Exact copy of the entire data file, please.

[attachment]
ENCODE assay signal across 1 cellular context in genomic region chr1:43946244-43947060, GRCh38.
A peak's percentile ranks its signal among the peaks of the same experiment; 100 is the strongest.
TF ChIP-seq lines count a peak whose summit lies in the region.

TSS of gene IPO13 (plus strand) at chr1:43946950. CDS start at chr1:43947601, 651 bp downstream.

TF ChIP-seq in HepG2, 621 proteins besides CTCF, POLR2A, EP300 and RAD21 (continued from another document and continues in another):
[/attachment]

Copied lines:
ENCODE assay signal across 1 cellular context in genomic region chr1:43946244-43947060, GRCh38.
A peak's percentile ranks its signal among the peaks of the same experiment; 100 is the strongest.
TF ChIP-seq lines count a peak whose summit lies in the region.

TSS of gene IPO13 (plus strand) at chr1:43946950. CDS start at chr1:43947601, 651 bp downstream.

TF ChIP-seq in HepG2, 621 proteins besides CTCF, POLR2A, EP300 and RAD21 (continued from another document and continues in another):